If changes in the schedule occur as the project develops, a percentage would likely give you a more preferred successor start date than a time duration, because the time duration might not accurately reflect that changed schedule. Creating this relationship works well in outlining company methods and templates in which the scaling of the project is dependent on the relationship delay or overlap, not a specified duration.


When you use percentage lags and leads, Microsoft Project uses the start or finish of the predecessor (as specified in the link type) for the starting point, and offsets the start or finish of the successor from that point by the lag percentage multiplied by the duration of the predecessor. For example, if the predecessor has a duration of eight days, a Start-to-Start lag of 25% causes the successor’s start to be scheduled two days after the predecessor starts. A Finish-to-Start lead of 75% produces the same start for the successor—as long as the duration of the predecessor remains unchanged. Changes in the duration of the predecessor, however, cause these two links to result in a different start date for the successor.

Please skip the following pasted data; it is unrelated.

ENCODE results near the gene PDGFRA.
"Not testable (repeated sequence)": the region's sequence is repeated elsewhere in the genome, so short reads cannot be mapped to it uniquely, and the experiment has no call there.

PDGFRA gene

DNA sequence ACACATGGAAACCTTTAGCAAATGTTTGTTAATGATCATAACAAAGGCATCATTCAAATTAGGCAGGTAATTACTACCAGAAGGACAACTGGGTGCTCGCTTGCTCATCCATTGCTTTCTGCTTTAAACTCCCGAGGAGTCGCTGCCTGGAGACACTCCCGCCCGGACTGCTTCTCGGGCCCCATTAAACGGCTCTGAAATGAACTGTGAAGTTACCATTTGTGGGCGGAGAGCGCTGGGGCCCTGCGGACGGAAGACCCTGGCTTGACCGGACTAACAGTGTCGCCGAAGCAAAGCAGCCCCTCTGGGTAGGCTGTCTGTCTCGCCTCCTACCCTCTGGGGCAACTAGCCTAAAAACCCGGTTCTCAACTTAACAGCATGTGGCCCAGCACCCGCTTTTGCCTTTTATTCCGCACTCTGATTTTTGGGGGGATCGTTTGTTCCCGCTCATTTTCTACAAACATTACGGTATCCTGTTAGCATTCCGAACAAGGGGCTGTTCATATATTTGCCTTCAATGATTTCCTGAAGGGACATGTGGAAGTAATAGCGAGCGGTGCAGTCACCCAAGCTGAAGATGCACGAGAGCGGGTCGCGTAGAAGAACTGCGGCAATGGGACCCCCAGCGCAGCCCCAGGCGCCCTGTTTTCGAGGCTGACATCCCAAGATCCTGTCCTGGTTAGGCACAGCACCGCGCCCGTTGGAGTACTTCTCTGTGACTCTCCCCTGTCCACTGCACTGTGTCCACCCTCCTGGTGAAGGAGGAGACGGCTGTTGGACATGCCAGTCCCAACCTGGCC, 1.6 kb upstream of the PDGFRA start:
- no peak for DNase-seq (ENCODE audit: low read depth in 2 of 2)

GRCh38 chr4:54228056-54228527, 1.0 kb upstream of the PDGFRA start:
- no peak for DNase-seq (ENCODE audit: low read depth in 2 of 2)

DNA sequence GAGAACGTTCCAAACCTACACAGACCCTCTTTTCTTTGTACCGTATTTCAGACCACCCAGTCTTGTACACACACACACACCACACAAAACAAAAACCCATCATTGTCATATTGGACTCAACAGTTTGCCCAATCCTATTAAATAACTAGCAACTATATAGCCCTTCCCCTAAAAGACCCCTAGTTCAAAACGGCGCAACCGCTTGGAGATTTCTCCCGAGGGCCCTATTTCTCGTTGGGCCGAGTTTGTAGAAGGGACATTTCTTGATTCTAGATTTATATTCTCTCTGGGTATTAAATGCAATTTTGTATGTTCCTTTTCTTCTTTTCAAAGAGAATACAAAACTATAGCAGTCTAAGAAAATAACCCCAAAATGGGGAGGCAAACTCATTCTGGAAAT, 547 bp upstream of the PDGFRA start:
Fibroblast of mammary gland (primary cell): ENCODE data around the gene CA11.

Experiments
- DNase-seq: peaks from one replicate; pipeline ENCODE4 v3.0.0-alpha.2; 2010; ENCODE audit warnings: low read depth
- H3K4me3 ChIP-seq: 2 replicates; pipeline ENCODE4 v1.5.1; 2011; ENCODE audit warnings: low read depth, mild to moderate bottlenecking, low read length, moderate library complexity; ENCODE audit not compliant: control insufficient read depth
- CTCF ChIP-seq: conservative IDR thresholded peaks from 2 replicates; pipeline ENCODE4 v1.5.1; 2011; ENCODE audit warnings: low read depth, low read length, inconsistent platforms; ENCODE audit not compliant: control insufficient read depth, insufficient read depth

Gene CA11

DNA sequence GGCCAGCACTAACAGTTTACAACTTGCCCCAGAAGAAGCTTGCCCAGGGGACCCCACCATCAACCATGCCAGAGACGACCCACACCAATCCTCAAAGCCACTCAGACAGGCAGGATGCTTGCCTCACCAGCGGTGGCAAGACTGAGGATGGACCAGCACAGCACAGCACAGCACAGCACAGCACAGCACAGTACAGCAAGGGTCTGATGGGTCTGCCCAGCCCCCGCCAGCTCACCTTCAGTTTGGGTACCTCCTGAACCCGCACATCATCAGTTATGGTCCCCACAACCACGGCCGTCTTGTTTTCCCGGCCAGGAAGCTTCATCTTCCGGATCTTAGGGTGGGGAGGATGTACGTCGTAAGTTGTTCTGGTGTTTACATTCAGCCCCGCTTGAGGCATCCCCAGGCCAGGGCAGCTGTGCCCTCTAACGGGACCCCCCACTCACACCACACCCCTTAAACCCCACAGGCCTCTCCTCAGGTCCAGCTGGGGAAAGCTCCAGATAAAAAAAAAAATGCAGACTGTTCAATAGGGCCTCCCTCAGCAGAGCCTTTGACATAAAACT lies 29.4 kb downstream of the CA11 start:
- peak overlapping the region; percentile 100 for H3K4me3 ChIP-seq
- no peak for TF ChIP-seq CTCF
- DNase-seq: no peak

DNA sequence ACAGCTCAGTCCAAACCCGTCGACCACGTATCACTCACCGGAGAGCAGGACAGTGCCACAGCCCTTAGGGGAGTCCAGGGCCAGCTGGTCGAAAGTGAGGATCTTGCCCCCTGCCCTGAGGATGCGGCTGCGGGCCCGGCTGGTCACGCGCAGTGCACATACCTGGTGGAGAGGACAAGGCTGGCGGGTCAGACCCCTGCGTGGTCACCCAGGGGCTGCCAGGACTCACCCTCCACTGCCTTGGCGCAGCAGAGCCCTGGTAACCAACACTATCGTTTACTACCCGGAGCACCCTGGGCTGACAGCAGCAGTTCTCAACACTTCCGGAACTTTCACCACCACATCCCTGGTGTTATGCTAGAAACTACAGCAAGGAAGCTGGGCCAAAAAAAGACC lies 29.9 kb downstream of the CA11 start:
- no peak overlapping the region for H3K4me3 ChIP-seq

Linking Summary Tasks

Summary tasks roll up the information from the working tasks that are executed to complete the summary tasks. Standard practice is to link subtasks and not to link summary tasks. However, summary tasks can be linked to each other, or to subtasks under other summary tasks. Project will not let you establish an explicit link between a subtask and its summary task because summary tasks are implicitly linked to their own subtasks.

Subtasks are bound to many of the same attributes as their summary tasks. If the summary task is linked to a predecessor, the predecessor relationship dictates when the summary task—and therefore its subtasks—can begin. Likewise, if the summary task has a date constraint, its subtasks are effectively constrained to that date also. If the summary task has no link or date constraints, its start date is derived from the earliest start date of any of its subtasks, and its finish date is derived from the latest finish date of its subtasks.